Counterfactual Fairness Filter for Fair-Delay Multi-Robot Navigation

1OMRON SINIC X2University of Tokyo* Work done as an intern at OMRON SINIC X


Multi-robot navigation is the task of finding trajectories for a team of robotic agents to reach their destinations as quickly as possible without collisions. In this work, we introduce a new problem: fair-delay multi-robot navigation, which aims not only to enable such efficient, safe travels but also to equalize the travel delays among agents in terms of actual trajectories as compared to the best possible trajectories. Learning a navigation policy to achieve this objective requires resolving a nontrivial credit assignment problem with robotic agents having continuous action spaces. Hence, we developed a new algorithm called Navigation with Counterfactual Fairness Filter (NCF2). With NCF2, each agent performs counterfactual inference on whether it can advance toward its goal or should stay still to let other agents go. Doing so allows us to address the credit assignment problem effectively and improve fairness regarding travel delays while maintaining high efficiency and safety. Our extensive experimental results in several challenging multi-robot navigation environments demonstrate the greater effectiveness of NCF2 as compared to state-of-the-art fairness-aware multi-agent reinforcement learning methods.

Considering fairness in multi-robot navigation tasks

Time is equally precious to everyone. Having only certain people experience delays in services where efficiency is critical would lead to unfairness. Familiar examples include food delivery and cab dispatch services: imagine a situation in which your afternoon meeting is about to start, but only the food that you ordered has not been delivered!

We are interested in achieving such temporal fairness among multiple autonomous mobile robotic agents. Fair-delay multi-robot navigation is a novel task that extends fairness-aware multi-agent reinforcement learning (MARL) for multi-robot navigation domains. In this task, each robot must travel to its destination not only efficiently, safely, but also fairly in terms of temporal delays. Specifically, we aim to find navigation policies that can equalize the delays among agents between their actual trajectories and the best possible trajectories they could have taken by ignoring the presence of other agents while also pursuing high efficiency and safety.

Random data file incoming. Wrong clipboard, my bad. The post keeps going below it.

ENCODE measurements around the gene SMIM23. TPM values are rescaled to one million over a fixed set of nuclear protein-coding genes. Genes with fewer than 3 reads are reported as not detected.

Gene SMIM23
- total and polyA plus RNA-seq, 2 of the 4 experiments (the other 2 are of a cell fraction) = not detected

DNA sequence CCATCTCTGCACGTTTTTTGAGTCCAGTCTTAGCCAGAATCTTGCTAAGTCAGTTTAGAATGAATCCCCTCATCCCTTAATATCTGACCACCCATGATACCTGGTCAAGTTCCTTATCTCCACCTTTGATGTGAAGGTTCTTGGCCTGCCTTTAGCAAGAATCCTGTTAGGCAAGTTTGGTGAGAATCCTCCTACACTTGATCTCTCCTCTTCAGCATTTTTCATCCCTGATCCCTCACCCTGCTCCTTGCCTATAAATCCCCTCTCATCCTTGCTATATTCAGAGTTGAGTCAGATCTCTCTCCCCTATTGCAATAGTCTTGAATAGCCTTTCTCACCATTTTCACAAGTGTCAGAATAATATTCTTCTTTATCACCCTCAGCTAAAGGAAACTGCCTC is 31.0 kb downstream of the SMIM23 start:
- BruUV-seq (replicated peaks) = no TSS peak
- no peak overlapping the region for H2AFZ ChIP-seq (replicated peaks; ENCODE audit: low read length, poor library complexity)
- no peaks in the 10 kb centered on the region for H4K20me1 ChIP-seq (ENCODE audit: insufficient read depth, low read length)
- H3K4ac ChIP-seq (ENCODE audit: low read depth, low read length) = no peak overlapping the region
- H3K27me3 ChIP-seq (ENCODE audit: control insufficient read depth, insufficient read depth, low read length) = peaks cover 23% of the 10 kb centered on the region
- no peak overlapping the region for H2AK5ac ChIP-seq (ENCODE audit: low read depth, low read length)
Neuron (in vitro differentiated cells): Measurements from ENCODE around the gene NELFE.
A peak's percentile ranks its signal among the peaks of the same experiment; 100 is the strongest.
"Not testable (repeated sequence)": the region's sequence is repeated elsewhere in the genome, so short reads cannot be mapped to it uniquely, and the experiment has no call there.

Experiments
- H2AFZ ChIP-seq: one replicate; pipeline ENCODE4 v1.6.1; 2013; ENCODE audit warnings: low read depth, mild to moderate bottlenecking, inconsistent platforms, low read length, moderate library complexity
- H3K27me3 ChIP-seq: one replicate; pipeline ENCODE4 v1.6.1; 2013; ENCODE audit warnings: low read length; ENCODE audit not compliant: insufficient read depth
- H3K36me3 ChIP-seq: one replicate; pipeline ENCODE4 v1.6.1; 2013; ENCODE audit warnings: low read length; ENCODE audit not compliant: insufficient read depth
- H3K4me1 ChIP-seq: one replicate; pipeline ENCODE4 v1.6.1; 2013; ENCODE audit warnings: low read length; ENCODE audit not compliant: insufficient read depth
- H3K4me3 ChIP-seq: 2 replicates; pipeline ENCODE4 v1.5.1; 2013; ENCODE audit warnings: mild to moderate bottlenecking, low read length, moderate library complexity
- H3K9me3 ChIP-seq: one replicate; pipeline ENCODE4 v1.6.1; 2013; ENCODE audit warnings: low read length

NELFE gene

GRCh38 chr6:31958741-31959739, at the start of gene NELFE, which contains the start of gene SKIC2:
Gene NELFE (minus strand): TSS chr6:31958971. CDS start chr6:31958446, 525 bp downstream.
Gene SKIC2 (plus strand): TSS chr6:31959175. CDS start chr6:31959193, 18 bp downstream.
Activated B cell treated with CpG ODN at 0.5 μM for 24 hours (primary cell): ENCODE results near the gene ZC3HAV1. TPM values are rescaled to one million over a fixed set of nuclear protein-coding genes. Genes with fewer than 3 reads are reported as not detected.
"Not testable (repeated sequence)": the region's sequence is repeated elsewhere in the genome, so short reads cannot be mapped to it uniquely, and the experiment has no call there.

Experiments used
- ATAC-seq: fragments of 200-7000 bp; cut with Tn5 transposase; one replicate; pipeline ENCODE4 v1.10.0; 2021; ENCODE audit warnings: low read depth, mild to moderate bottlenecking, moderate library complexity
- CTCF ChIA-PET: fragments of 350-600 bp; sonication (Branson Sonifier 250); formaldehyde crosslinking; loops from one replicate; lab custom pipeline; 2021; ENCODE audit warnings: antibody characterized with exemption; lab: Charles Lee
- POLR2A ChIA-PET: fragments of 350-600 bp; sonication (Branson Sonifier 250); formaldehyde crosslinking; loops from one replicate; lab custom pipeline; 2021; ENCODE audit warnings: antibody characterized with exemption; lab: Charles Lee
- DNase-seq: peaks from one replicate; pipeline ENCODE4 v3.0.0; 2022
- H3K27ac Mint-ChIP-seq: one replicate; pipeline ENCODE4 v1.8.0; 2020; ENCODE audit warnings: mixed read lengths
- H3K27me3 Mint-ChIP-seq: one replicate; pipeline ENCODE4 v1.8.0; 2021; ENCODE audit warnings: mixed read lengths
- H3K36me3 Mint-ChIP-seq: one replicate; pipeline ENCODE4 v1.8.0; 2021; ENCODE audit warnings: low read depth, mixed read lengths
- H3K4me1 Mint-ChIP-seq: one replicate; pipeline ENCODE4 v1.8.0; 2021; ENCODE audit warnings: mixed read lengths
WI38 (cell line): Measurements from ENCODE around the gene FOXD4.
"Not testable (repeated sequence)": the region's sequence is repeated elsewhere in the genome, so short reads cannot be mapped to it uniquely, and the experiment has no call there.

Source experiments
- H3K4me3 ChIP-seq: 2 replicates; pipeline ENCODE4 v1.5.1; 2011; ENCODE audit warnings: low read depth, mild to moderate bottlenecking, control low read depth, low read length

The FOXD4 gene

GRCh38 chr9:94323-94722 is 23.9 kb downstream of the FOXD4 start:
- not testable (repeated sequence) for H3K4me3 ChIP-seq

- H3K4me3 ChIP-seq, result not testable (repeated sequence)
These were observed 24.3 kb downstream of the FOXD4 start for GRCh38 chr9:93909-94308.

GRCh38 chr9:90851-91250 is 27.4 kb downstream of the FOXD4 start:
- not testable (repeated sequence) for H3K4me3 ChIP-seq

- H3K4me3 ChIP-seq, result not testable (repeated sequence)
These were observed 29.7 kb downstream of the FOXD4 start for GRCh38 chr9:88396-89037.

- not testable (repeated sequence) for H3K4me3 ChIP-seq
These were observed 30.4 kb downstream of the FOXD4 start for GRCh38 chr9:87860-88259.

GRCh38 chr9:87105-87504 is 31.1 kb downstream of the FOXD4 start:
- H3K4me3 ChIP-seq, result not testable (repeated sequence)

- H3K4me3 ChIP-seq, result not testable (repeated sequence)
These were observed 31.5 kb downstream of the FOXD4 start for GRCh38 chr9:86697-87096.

Concept of Navigation with Counterfactual Fairness Filter (NCF2)

In multi-agent navigation, an agent's actions are influenced by its own actions and those of neighboring agents. This makes it difficult to calculate which actions contribute to fairness, a problem referred to as the credit assignment problem. We propose Navigation with Counterfactual Fairness Filter (NCF2) to address this issue.

NCF2 is a decentralized, counterfactual algorithm for fair-delay multi-robot navigation tasks. The key idea is to equip each agent with a policy comprising a navigation module and a counterfactual fairness filter (CF2) module. The navigation module enables agents to take continuous actions to reach their destinations efficiently and safely. At the same time, the CF2 module is learned via counterfactual inference to decide if the agents can advance toward their goal or should stay still to let others go to improve the trade-off between fairness and efficiency.


We employ the following steps to learn the CF2 module.

  1. The navigation module computes the cooperative actions, considering all neighboring agents' actions, which results in a conservative action.
  2. CF2 module decides whether the agent should advance toward its goal or should stay still to let other agents go and pass and send messages to the agent who will stay still or not to neighboring agents. The orange agent's CF2 module decides to stop and try to make space for the blue agent.
  3. The navigation module recalculates its action, taking into account the message from the CF2 module. If the CF2 module of a neighboring agent decides to stop, the agent can ignore this neighbor's next action, allowing it to take a more aggressive approach. The blue agent can ignore the orange agent's action so that the blue agent can move forward.

Through these steps, the CF2 module can calculate how much its own stopping action contributes to the actions of neighboring agents, thereby effectively solving complex credit assignment problems.


We evaluate the effectiveness of our approach on a set of challenging multi-agent navigation environments involving multiple wheeled robotic agents with a simple but practical kinematics model and a continuous action space. NCF2 is compared against several state-of-the-art fairness-aware MARL baselines, including Fair-Efficient Networks (FEN) [Jiang+, 2019] and Self-Oriented Team-Oriented Network (SOTO) [Zimmer+, 2021].

NCF2 had a much better balance between success rate (safety), makespan (efficiency), and variance of delays (fairness) than the baseline methods.

FEN [Jiang+, 2019]SOTO [Zimmer+, 2021]NCF2 (Proposed)
Uniform-8-25Success Rate (↑)Makespan (↓)Variance of Delays (↓)
Corner-12-25Success Rate (↑)Makespan (↓)Variance of Delays (↓)


# arXiv version
  title={Counterfactual Fairness Filter for Fair-Delay Multi-Robot Navigation},
  author={Asano, Hikaru and Yonetani, Ryo and Nishimura, Mai and Kozuno, Tadashi},
  journal={arXiv preprint arXiv:2305.11465},
# AAMAS version
  title={Counterfactual Fairness Filter for Fair-Delay Multi-Robot Navigation},
  author={Asano, Hikaru and Yonetani, Ryo and Nishimura, Mai and Kozuno, Tadashi},
  booktitle={Proceedings of the 21st International Conference on Autonomous Agents and Multiagent Systems},